For the individual teacher: Mindset

Working in school environment can be demanding, stressful and fast-paced and can take its toll on your wellbeing and mindset. Good mental health also relates to the quality of your thoughts and how skilled you are at identifying negative ones and replacing them with positive ones. This is where mindfulness comes in.

To be mindful is to be aware of your thoughts in the present moment. Not being preoccupied with the future or the past – like how you are not yet where you want to be in your life or that experience you had and how difficult things have been. These thoughts often consume us and can impact on our day-to-day wellbeing because they alter our thoughts.

To be mindful is to be aware of this and realise that you are not your thoughts and they are not random. You allow them to be there. Therefore when you are thinking, “I am going to struggle with Jack’s behaviour today” or “I am going to mess up this observation”, you realise that you are allowing that thought to be there and choosing to believe it.

Mindful people acknowledge the negative thought and then replace it with a positive one: “I am in control of my day and it will be a good one.”

This helps to change their actual perception of the situation and is an important tool for any teacher. Becoming aware of your thoughts will allow you to feel more purposeful and in control of your circumstances and help you feel calmer – thus becoming a more reflective, purposeful, calm teacher.

Try practising following meditation at home regularly:

“Imagine you are stood in a field full of flowers, you’ve got bare feet and you are stood on the cool green grass, there is a light breeze. You can feel it on your face. Raise your head to the sky. The sun is shining down on your face and it feels warm.
Your whole body is relaxed. You look around the field at the flowers – what colour are they? You just stand there for a moment feeling happy. You look ahead and see a path with a sign: “Calming Garden.” You follow it. As you walk, you pass beautiful trees and flowers – what do they look like?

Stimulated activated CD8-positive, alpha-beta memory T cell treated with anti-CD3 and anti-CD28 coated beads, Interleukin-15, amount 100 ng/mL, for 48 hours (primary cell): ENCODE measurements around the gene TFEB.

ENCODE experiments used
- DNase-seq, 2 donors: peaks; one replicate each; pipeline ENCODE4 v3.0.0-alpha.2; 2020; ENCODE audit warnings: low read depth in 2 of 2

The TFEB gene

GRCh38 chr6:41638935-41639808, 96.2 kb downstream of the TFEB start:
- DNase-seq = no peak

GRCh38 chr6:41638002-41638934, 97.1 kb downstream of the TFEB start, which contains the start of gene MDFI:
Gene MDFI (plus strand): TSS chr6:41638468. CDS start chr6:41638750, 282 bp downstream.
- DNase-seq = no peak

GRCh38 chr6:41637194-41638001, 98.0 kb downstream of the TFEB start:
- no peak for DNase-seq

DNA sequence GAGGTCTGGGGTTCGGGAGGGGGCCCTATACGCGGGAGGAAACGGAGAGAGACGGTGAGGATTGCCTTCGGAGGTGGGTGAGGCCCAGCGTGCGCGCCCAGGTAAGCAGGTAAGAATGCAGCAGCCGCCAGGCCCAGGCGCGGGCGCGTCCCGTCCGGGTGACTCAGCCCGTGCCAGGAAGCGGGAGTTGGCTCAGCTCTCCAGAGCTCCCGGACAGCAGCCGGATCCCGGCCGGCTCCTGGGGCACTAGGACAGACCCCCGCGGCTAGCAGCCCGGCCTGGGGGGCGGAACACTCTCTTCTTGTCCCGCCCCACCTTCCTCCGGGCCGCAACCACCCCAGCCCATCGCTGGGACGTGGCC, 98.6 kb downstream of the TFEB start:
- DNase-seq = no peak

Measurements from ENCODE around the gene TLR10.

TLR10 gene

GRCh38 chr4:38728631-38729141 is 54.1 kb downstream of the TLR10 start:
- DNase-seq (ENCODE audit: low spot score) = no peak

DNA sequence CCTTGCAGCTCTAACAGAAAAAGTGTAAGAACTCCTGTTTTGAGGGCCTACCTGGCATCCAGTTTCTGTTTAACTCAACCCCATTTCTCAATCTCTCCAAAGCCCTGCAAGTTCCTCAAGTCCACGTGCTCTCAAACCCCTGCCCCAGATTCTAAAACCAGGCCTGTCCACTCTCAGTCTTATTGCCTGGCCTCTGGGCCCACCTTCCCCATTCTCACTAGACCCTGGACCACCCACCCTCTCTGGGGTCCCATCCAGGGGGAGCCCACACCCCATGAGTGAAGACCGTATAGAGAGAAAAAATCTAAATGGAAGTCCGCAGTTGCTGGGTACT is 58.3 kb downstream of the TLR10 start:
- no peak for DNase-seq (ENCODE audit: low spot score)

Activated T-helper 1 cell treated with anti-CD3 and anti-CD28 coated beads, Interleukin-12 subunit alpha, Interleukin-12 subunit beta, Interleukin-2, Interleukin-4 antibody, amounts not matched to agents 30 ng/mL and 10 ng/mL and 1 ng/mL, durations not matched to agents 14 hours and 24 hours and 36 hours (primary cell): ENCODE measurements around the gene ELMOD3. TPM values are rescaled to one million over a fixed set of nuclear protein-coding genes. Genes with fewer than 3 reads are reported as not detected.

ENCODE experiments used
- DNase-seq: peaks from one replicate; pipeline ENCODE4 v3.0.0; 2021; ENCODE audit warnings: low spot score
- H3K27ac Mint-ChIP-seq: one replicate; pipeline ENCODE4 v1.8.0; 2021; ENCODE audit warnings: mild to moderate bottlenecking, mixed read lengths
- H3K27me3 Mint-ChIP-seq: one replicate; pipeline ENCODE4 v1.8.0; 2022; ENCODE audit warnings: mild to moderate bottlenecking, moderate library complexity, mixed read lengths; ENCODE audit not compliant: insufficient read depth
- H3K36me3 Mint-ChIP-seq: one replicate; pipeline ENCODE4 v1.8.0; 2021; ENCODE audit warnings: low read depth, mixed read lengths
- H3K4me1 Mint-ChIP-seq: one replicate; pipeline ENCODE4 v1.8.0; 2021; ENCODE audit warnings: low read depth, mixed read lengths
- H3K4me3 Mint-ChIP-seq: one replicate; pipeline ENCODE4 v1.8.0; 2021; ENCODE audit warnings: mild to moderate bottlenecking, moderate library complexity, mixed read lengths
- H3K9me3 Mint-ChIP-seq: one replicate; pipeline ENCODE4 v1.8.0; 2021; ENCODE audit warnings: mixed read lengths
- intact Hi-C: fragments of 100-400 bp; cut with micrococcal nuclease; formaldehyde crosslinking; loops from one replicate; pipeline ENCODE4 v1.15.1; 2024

You notice a box on floor of the path which says “Feelings Box” – you can put your negative thoughts in here. You open the box and all of the negative thoughts and beliefs about yourself seep out of you and go into the box. You put the lid on and keep walking. You feel so much better now. You come to a gate in the path.
You slowly push open the gate and look around. You are in a wonderful garden. Imagine this garden. You find somewhere to settle down. This is your favourite place in the garden. You look around – what is surrounding you? You look down and see a note on the floor, it has your name on it. This is a happiness note – what does it say? The note makes you smile and you put it in your pocket so you can remember it. You sit for as long as you need to. Now it is time to go. You stand up, walk through the gate and back down the path to the meadow...”

When you try this, choose a relaxing piece of music and take yourself through the scripted meditation to help focus your thoughts. Do this every night to help promote positive mindset and therefore mental health.

  • Shahana Knight is director at TPC Therapy, a mental health service for children. She also sits on a foster care panel, is a school governor and a clinical play therapist. The advice offered here is linked to her Therapeutic Teaching Programme. Visit www.tpctherapy.co.uk and read her previous articles for Headteacher Update via http://bit.ly/2yRMvdf